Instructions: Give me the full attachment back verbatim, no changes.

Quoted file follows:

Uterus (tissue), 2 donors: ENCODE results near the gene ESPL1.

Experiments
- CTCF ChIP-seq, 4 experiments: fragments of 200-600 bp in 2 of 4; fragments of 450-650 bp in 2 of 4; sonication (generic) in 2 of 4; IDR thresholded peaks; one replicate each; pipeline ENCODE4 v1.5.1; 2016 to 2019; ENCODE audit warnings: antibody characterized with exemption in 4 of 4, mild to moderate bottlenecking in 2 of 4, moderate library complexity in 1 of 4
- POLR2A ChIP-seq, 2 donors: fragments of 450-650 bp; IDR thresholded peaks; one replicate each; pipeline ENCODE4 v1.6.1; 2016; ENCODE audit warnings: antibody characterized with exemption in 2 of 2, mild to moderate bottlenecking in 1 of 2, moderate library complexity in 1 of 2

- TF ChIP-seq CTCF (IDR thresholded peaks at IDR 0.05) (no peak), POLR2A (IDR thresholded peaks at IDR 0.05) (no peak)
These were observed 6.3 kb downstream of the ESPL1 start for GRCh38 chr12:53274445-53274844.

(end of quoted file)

Uterus (tissue), 2 donors: ENCODE results near the gene ESPL1.

Experiments
- CTCF ChIP-seq, 4 experiments: fragments of 200-600 bp in 2 of 4; fragments of 450-650 bp in 2 of 4; sonication (generic) in 2 of 4; IDR thresholded peaks; one replicate each; pipeline ENCODE4 v1.5.1; 2016 to 2019; ENCODE audit warnings: antibody characterized with exemption in 4 of 4, mild to moderate bottlenecking in 2 of 4, moderate library complexity in 1 of 4
- POLR2A ChIP-seq, 2 donors: fragments of 450-650 bp; IDR thresholded peaks; one replicate each; pipeline ENCODE4 v1.6.1; 2016; ENCODE audit warnings: antibody characterized with exemption in 2 of 2, mild to moderate bottlenecking in 1 of 2, moderate library complexity in 1 of 2

- TF ChIP-seq CTCF (IDR thresholded peaks at IDR 0.05) (no peak), POLR2A (IDR thresholded peaks at IDR 0.05) (no peak)
These were observed 6.3 kb downstream of the ESPL1 start for GRCh38 chr12:53274445-53274844.